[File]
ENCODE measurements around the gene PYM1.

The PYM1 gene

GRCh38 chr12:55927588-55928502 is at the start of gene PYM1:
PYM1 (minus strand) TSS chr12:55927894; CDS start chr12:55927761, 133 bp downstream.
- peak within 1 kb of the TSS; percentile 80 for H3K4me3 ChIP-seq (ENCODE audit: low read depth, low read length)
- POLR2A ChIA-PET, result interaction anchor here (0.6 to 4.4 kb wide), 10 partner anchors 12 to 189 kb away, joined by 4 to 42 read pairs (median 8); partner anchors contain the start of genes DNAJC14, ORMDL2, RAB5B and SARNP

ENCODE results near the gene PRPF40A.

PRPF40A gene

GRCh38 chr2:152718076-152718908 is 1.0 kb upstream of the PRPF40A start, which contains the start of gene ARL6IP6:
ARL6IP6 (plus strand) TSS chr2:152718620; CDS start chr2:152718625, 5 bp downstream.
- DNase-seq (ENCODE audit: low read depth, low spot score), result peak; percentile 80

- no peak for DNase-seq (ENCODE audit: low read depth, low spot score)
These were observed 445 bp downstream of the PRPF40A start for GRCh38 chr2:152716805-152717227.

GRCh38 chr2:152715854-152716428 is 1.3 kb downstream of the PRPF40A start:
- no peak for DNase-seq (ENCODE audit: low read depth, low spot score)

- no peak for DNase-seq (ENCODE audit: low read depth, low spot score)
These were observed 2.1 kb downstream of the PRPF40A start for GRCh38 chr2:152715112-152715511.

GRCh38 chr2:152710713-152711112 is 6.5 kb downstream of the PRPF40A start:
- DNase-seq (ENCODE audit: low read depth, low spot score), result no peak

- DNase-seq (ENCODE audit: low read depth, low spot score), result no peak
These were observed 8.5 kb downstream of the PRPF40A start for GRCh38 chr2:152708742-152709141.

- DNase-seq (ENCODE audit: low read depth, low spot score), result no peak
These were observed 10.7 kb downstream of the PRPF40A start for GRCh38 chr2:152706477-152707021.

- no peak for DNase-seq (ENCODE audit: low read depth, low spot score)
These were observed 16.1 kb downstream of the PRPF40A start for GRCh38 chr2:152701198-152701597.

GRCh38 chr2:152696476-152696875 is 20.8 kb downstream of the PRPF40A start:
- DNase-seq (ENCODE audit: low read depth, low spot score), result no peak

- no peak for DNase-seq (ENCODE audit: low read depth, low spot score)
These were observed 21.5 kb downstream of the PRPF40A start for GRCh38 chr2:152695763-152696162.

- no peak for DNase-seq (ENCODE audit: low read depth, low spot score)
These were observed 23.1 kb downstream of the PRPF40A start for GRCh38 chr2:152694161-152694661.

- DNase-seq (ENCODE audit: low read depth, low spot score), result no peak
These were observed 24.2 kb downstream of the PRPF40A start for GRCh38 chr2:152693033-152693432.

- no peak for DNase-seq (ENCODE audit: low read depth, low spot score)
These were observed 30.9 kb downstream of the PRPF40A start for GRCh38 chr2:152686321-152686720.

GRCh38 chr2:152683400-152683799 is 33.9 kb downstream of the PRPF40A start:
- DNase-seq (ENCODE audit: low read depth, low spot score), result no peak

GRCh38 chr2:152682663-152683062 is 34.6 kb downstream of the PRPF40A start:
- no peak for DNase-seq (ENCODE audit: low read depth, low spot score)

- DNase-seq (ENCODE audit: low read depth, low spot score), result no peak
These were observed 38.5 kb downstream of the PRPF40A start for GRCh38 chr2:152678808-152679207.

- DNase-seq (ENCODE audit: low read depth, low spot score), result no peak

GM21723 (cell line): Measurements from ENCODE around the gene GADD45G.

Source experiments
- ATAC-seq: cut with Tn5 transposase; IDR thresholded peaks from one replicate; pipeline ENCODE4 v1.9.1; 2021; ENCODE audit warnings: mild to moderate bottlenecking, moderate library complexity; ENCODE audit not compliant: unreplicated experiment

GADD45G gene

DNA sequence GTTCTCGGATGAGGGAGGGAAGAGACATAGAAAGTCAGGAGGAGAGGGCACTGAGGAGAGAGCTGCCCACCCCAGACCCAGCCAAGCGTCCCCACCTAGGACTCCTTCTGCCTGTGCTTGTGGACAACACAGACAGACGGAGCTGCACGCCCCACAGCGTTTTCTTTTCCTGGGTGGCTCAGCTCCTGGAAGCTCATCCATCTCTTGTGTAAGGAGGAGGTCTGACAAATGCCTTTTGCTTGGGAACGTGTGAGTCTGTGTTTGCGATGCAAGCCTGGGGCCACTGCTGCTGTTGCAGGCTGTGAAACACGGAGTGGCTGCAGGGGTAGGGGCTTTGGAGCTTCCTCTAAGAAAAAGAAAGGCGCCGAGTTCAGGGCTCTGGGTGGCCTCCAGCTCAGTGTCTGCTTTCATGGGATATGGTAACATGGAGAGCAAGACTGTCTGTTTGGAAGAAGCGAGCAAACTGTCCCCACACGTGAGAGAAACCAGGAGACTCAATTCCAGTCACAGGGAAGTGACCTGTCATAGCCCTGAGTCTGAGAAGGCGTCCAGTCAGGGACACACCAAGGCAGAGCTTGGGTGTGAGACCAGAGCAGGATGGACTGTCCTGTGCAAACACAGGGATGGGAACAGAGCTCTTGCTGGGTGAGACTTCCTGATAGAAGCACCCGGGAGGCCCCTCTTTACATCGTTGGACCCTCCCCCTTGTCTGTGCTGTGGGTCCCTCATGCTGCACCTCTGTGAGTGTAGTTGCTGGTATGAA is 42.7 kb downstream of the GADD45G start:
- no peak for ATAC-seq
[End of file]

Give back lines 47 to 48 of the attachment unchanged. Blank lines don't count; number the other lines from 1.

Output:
DNA sequence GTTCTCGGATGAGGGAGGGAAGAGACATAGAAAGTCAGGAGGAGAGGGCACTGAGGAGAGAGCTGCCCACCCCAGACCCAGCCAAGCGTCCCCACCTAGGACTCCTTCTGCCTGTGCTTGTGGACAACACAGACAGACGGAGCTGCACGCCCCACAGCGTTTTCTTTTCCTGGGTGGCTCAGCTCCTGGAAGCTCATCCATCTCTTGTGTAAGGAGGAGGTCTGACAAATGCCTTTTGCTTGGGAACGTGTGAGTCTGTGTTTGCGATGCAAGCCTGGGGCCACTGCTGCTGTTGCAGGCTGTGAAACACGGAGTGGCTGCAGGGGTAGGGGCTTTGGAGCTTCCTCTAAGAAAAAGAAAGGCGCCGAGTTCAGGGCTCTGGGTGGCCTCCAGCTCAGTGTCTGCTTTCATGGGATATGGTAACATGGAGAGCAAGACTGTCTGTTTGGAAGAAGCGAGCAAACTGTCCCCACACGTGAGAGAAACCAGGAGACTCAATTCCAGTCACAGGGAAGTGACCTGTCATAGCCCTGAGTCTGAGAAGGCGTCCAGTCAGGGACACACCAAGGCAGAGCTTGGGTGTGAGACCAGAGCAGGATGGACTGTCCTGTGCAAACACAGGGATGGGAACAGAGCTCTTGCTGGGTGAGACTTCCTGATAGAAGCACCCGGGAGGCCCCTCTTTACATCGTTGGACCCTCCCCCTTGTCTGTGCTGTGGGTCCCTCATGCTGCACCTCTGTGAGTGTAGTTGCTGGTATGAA is 42.7 kb downstream of the GADD45G start:
- no peak for ATAC-seq